MQTs (materialized query tables) ---what we call materialized views--- are also subject to partitioning (apparently, also to sharding) directly.

Syntax Examples:

CREATE TABLE orders(id INT, shipdate DATE, …)
   STARTING '1/1/2006' ENDING '12/31/2006' 

Auto-partitioning by interval is nice to have ...

CREATE TABLE orders(id INT, shipdate DATE, …)
   PARTITION q1_06 STARTING '1/1/2006',
   PARTITION q2_06 STARTING '4/1/2006',
   PARTITION q3_06 STARTING '7/1/2006',
   PARTITION q4_06 STARTING '10/1/2006' 
   ENDING ‘12/31/2006'

This is equivalent to "VALUES LESS THAN"(technically VALUES GREATER THAN) and includes a limit

The partition manipulation syntax (here, addition) is nice, too:

   STARTING '01/01/2007'
   ENDING   '03/31/2007'
   FROM TABLE neworders



Fairly basic, supports RANGE, LIST and HASH

CREATE TABLE ti (id INT, amount DECIMAL(7,2), tr_date DATE)



First attempts to support auto-partitioning have been made using triggers.

  • avoid specific languages such as pgpsql that requires 'CREATE LANGUAGE'
  • performance of C trigger 4 to 5 times faster than pgpsql
  • insert/copy returns 0 rows when all rows have been routed by trigger from master to child tables
  • chaining triggers allow tunable behavior in case of rows not matching any partition: add an error trigger, move to an overflow table, create new partitions dynamically
  • constraint_exclusion does not work well with prepared statements. It might possible to convert CHECKs to One-Time Filter plan nodes if the condition is a variable.

Active Work In Progress


Syntax is proposed at "Syntax for partitioning", second version. The syntax resembles Oracle and MySQL. See also Todo#Administration (Simplify ability to create partitioned tables).

-- create partitioned table and child partitions at once.
CREATE TABLE parent (...)
PARTITION BY [ RANGE | LIST ] ( key ) [ opclass ]
[ (
     PARTITION child
           VALUES LESS THAN { ... | MAXVALUE } -- for RANGE
         | VALUES [ IN ] ( { ... | DEFAULT } ) -- for LIST
       [ WITH ( ... ) ] [ TABLESPACE tbs ]
     [, ...]
  ) ] ;

-- add a partition key to a table.
ALTER TABLE parent PARTITION BY  [ RANGE | LIST ] ( key ) [ opclass ] [ (...) ] ;

-- create a new partition on a partitioned table.

-- add a table as a partition.

-- Remove a partition as a normal table.

Internal representation

On-disk structure is included in the "Syntax for partitioning" patch. On-memory structure will be proposed in a future patch

On-disk structure

A new system table "pg_partition" added. Partition keys are stored in it.

CREATE TABLE pg_catalog.pg_partition
   partrelid   oid    NOT NULL, -- partitioned table oid
   partopclass oid    NOT NULL, -- operator class to compare keys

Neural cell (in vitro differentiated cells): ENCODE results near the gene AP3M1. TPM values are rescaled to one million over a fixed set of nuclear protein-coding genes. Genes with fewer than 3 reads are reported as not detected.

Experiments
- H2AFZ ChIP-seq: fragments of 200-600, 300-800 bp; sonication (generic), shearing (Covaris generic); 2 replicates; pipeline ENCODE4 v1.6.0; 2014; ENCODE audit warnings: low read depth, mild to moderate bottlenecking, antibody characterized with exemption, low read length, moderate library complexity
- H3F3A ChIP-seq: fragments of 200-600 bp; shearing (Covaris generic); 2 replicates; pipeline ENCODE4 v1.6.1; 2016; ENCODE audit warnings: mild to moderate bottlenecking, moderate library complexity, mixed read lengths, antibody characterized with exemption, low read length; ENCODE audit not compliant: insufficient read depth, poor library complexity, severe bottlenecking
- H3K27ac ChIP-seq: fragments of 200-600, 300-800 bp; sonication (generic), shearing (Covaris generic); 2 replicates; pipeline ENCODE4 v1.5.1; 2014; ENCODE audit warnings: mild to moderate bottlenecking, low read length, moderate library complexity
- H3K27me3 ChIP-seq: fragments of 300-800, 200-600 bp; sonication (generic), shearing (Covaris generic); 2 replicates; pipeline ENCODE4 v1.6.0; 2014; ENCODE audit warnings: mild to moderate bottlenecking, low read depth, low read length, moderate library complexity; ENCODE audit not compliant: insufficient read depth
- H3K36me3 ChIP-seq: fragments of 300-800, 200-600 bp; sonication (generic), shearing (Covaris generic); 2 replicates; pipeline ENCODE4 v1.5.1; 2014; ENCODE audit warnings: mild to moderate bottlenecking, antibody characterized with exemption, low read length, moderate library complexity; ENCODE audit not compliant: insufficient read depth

partkind    "char" NOT NULL, -- kind of partition: RANGE or LIST
   partkey     text,            -- partition key expression

   PRIMARY KEY (partrelid),
   FOREIGN KEY (partrelid)   REFERENCES pg_class (oid),
   FOREIGN KEY (partopclass) REFERENCES pg_opclass (oid)

A new column "inhvalues" are added into pg_inherits. Partition values for each partition are stored in it.

ALTER TABLE pg_class.pg_inherits ADD COLUMN inhvalues anyarray ;
  • RANGE partition has an upper value of the range in inhvalues.
  • LIST partition has an array with multiple elements in inhvalues.
  • An overflow partition has an empty array in inhvalues.
  • A normal inherited table has a NULL in inhvalues.

On-memory structure

A cached list of partitions are sorted by partition values and stored in the relcache for the parent table. Changes to the partitions would need to invalidate parent caches to ensure the cache is accurately maintained.



INSERT TRIGGERs will be replaced with specialized tuple-routing feature using on-memory structure. Tuples will be routed in O(log N). It also solve "0 row affected" problem in INSERT TRIGGERs.


CHECK constraints continue to be used for a while.

It would be improved using on-memory structure; instead of CHECK constraints for each child tables, we can use a sorted list in the parent table. Constraint exclusion can be in O(log N) order instead of O(N) of now.


We don't expand those commands for now, but they might have to be expanded like as TRUNCATE.

Future improvements

They are hard to fix in 9.0, but should continue to be improved in the future releases.


  • Support SPLIT and MERGE for existing partitions. See also Kedar's patch
  • Support UPDATE of partition keys and values.
  • Support adding a partition between existing partitions. It requires SPLIT feature.
  • Support sub-partitions.
  • Support some partition kinds for GIS types. For example, "PARTITION BY GIST" holds partition keys as a GiST tree in on-memory structure.
  • Support HASH partitions. Each partition could be a FOREIGN TABLE in SQL/MED. In other words, it is PL/Proxy integration.


  • SELECT FOR SHARE/UPDATE for parent tables.
  • Prepared statements that uses partition keys in place holders.
    • An idea is to convert check constraints into One-Time_Filter [1]
  • Unique constraint over multiple partitions, when each partition has a unique index on set/superset of partition keys
  • Unique constraints over multiple partitions in the general case (typically called as "global index").


  • Optimization for min/max, LIMIT + ORDER BY, GROUP BY on partition keys.
  • Optimization when constraint exclusion are used with stable or volatile functions. It is a very common case that the partition key is timestamp and compared with now().
  • Join optimization for two partitioned tables.

Third-Party Tools

PG Partition Manager

  • Project Home Page
  • This is an extension that automates time & serial based partitioning (basically does interval partitioning setting up the right triggers for you).
  • Handles setting up, partitioning existing data, dropping unneeded child tables, & undoing partitioning.